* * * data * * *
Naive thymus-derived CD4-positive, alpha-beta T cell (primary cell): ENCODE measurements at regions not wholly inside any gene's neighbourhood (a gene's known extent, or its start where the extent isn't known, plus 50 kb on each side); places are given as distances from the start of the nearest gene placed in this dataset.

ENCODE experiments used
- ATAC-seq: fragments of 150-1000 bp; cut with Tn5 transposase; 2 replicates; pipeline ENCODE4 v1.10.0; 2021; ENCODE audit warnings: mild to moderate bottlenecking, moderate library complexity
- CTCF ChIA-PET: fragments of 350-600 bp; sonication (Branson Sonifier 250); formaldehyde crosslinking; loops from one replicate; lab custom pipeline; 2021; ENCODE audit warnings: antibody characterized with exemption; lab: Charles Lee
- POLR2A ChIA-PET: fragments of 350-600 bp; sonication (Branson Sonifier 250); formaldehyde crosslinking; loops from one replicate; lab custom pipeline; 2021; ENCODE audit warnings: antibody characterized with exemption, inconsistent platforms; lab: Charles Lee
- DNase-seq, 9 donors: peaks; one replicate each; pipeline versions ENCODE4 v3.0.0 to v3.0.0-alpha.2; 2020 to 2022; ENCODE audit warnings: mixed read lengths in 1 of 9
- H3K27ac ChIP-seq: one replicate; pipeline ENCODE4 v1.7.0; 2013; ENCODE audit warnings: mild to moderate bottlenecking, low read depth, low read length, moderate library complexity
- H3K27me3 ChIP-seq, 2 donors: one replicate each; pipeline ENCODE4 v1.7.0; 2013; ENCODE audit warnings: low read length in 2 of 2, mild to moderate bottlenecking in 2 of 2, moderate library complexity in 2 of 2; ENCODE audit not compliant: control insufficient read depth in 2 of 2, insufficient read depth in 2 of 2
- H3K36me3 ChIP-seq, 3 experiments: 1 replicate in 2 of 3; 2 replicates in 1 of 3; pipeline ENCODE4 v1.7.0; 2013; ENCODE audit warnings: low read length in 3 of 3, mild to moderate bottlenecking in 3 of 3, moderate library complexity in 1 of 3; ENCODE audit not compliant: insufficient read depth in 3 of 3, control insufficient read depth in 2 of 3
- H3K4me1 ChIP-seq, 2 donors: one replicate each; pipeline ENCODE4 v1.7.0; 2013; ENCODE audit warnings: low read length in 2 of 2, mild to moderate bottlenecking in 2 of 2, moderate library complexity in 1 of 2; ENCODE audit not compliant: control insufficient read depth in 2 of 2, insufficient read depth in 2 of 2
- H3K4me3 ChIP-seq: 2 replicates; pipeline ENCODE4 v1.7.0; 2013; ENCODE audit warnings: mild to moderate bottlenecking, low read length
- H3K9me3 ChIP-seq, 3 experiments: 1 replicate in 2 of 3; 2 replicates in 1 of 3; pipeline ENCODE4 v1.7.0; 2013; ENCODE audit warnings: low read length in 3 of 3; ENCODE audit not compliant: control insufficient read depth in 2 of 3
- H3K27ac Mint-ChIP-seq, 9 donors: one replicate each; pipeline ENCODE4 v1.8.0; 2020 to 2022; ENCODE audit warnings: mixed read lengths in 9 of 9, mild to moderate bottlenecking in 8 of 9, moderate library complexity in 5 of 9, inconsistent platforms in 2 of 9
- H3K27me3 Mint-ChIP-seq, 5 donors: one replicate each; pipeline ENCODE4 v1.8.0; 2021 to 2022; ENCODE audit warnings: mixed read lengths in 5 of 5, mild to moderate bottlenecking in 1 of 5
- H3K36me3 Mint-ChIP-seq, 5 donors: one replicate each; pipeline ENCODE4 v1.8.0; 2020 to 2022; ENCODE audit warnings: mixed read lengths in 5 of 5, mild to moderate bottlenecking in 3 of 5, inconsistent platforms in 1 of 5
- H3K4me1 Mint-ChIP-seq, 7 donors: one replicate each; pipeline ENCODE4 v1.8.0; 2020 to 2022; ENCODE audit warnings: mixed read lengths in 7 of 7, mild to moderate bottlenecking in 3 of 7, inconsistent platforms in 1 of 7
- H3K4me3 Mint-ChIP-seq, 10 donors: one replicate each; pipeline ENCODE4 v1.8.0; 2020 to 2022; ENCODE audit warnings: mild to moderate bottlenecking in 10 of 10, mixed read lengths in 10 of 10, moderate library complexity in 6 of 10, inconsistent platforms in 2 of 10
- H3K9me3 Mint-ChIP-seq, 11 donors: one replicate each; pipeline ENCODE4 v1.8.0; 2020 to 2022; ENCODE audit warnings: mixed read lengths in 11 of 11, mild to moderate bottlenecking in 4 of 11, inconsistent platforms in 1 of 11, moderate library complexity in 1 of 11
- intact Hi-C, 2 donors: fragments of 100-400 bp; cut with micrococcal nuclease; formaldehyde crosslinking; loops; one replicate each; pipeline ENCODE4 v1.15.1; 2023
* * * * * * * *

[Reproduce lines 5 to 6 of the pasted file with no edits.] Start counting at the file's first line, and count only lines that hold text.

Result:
- POLR2A ChIA-PET: fragments of 350-600 bp; sonication (Branson Sonifier 250); formaldehyde crosslinking; loops from one replicate; lab custom pipeline; 2021; ENCODE audit warnings: antibody characterized with exemption, inconsistent platforms; lab: Charles Lee
- DNase-seq, 9 donors: peaks; one replicate each; pipeline versions ENCODE4 v3.0.0 to v3.0.0-alpha.2; 2020 to 2022; ENCODE audit warnings: mixed read lengths in 1 of 9